Our Constitution was designed to give the people the freedom to pursue life, liberty and happiness. How many people do you see out there who are advocating a return to those principles? When did that become a radical idea?
When the msm became the BigSix, going over to the dark side.

Let's fix things so that the people have the say in their fate that the Founders envisioned for them. I firmly believe that they will do a better job of keeping the scoundrels out if the original powers of the state and local governments are regained.

Silly and idealistic, yeah. So I've been told. But I grew up hearing, "Ask not what your country can do for you. Ask what you can do for your country."

posted on Feb, 12 2016 @ 11:07 AM

originally posted by: TheBadCabbie
I sympathize with the Bundys' cause of objecting to the unjust, overly harsh punishment given to the Hammonds.

They illegally set a fire to control another one (illegal because none of them had firefighting training and training on how to do a burn) and that fire spread to Federal property and darn near killed an entire firefighting team.

After being let off for the first offense, they did it again.

The current ruling was that they hadn't served minimum time. When this was first opened, they appealed it - and lost the appeal.

I am also upset by the feds' heavy handed tactics in dealing with men and women who were, essentially, peaceful protesters.

I think our definition of peaceful protest is not the same. I would have seen it as a peaceful protest if they showed up at the courthouse as a group with a large donation and extra lawyers and petitions with thousands of signatures.

That being said, I still think the federal government makes a crappy steward,

I volunteer at an Audubon center that's a brownfield remediation site. The previous land owners turned it into an open air illegal dump (filled with tires that caught fire regularly, threatening nearby houses.) The owners before that abused the land and the soil until almost nothing grew there.

I submit that private landowners are often much worse.

I think if the land is reopened for settlement, that that should be protected for use by individuals, and prohibited from exploitation by big business. If not reopened for settlement, and we're only talking about allowing the land to be used for ranching, recreation, mining, and logging, well then I still think this is an issue where individuals should be empowered, and big business interests should be restrained.

That will create a lot more problems than it solves.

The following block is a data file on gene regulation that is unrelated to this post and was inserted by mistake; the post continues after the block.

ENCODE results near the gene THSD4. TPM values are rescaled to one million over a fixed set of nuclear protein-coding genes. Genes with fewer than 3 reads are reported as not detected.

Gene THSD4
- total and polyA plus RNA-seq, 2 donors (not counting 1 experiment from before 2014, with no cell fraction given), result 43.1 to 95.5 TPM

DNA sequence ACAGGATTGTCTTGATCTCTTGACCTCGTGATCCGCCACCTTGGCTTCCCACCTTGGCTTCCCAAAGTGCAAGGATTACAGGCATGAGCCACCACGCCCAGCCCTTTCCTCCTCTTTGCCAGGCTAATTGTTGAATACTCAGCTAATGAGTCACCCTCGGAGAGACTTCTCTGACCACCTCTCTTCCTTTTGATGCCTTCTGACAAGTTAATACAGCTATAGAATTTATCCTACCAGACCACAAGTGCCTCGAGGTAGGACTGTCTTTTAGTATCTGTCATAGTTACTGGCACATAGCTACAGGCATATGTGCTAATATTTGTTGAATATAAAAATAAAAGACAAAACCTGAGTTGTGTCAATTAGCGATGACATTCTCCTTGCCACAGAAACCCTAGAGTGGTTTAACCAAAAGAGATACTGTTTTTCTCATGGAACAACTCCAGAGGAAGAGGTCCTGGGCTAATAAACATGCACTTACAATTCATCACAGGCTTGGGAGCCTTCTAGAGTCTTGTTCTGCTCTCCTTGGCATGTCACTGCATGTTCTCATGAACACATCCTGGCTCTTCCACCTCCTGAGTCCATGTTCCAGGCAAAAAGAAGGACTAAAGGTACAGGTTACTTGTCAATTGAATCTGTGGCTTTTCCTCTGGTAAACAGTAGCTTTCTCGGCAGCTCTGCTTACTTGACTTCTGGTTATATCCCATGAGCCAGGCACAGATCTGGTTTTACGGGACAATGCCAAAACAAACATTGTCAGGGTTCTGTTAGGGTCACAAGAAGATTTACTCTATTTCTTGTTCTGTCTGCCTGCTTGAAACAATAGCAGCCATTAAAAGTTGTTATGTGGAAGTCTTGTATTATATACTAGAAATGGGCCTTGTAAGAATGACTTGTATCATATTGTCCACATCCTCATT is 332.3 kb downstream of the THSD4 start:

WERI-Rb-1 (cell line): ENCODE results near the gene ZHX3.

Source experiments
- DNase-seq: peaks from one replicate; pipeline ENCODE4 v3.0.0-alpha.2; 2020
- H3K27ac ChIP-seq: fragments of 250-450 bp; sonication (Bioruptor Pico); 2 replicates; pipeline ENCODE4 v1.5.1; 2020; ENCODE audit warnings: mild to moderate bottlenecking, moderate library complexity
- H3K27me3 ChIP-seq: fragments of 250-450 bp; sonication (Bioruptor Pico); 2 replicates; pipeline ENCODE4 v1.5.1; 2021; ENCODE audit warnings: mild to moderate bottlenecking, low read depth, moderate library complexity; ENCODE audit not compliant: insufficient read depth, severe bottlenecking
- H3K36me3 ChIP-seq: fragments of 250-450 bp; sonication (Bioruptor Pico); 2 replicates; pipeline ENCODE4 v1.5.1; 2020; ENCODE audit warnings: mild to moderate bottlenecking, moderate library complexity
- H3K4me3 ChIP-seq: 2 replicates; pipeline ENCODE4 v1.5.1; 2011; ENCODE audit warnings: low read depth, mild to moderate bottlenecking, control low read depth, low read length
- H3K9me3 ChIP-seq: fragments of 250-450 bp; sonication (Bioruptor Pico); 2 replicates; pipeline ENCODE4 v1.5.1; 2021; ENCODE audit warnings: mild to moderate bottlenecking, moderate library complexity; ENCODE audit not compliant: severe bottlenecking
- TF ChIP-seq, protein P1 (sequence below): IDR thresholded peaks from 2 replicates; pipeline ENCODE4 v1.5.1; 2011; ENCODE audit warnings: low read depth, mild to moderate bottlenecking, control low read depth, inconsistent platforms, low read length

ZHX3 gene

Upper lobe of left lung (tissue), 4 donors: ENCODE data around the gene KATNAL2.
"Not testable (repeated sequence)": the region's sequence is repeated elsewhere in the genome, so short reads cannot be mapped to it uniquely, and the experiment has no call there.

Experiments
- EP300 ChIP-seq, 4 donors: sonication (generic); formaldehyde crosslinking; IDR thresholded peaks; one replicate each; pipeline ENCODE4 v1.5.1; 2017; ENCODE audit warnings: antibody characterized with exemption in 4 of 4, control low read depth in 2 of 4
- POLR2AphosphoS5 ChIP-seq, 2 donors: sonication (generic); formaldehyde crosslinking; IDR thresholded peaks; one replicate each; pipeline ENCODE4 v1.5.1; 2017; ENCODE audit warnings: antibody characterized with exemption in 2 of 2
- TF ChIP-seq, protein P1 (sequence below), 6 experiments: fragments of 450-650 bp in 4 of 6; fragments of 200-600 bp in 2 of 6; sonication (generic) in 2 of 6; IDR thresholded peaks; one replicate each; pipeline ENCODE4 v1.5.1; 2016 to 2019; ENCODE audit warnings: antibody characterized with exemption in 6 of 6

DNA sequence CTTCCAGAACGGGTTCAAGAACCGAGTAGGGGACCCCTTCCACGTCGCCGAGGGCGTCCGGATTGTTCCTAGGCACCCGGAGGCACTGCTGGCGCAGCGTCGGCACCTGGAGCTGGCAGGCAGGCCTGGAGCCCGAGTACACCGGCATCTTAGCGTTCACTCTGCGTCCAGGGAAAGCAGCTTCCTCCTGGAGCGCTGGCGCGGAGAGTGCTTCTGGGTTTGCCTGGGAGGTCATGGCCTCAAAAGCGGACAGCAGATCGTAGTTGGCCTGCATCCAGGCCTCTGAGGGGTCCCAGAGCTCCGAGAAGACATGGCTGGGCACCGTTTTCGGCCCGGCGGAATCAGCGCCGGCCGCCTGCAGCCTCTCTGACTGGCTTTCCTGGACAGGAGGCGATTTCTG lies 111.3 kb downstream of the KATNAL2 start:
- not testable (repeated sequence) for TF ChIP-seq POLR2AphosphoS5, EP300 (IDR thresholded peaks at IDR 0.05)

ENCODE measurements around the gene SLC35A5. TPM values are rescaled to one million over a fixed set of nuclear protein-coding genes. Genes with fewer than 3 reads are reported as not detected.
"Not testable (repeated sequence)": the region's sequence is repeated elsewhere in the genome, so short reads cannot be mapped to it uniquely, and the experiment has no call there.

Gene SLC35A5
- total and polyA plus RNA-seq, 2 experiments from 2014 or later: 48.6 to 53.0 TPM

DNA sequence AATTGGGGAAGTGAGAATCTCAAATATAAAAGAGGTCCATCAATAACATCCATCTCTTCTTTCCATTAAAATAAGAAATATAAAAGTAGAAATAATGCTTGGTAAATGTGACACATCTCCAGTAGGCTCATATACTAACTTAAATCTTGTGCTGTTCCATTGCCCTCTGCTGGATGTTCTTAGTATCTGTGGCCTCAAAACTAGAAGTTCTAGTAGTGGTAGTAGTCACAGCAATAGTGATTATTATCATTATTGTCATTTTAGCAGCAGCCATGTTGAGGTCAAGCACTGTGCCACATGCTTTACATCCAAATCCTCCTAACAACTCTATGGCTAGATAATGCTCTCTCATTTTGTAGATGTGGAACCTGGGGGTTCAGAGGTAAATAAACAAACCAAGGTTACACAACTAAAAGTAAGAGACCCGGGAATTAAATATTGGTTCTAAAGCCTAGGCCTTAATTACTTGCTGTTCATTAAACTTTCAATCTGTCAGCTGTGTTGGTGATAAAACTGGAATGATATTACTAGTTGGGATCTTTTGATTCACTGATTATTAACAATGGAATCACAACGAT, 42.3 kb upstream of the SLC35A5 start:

Animals (coyote, deer, bobcats, raccoons, skunks, wolves, etc) will lose their homes and will move into the cities or die off. Without enough land to feed them (or only poor quality land) they will become nuisance predators and scavengers in our neighborhoods. Bird diversity will drop. They'll also move into our city parks and our jogging trails, and animal attacks on humans will increase.

All this will damage our waterways - and the first things to die off are usually the insect-eating predators (dragonflies and small fish.) We will lose our natural protectors against mosquitoes and other things

(in case you think I'm pulling this out of my hat, I am working on the data I collected during the long years of drought we had here in Texas - when we also saw West Nile Virus because the waterways were in poor condition as ponds dried up and yes we had a magnificent crop of mosquitoes without our predators.)

But it takes money and resources to patrol and preserve the land (sometime, go look at the Indian mound sites, which are administered by states. You'll see them in sad condition, and in some cases the large mounds of the mound builders are used as offroad jump and riding areas because the states won't allocate money to give the site the attention it deserves.)

I'm in favor of federal lands, given the history of mismanagement by individuals and by states. A national coordinated policy is what's needed... and this does mean that not everyone will get everything they want. I'm not in favor of the states doing this because of the very poor way they direct resources (at least the Feds can balance it across one large account.) States often fight over things like who owns what part of what waterway and can be very bad stewards for those downstream.

I'm sure folks will disagree... after all, I'm a hippie-environmentalist-scientist. But that's the view from my world where I have been working to save the ponds at our Audubon during the drought and save the water predators so that we don't get hit with Zika and West Nile Virus again. I will have to go brawl it out with the County Commissioners on behalf of the beekeepers this summer, and am in the process of collecting more data again - because at the first bite, the county's going to want aerial spray again.

posted on Feb, 12 2016 @ 11:09 AM
...and the reason I talk about birds is that they, like fish, are the "canary in the coal mine" for environmental health. They can't live in badly polluted or dangerous areas.

If your waterways don't have little fishlets, the water quality isn't good for humans or much of anything else. If you've only got sparrows and pigeons in your neighborhood, chances are that your neighborhood isn't a very high quality one and may have problems with the heat island effect and more.

posted on Feb, 12 2016 @ 02:46 PM
a reply to: Byrd

I figured you would disagree with me on many of the points I listed earlier in the post, and that's fine. I'm willing to argue them with you, but I'd rather table those for the moment. What I was mostly asking about was the large mining interests that will likely triumph regardless of the outcome of the states vs. fedgov land management issue. Either way those large companies will get their mines.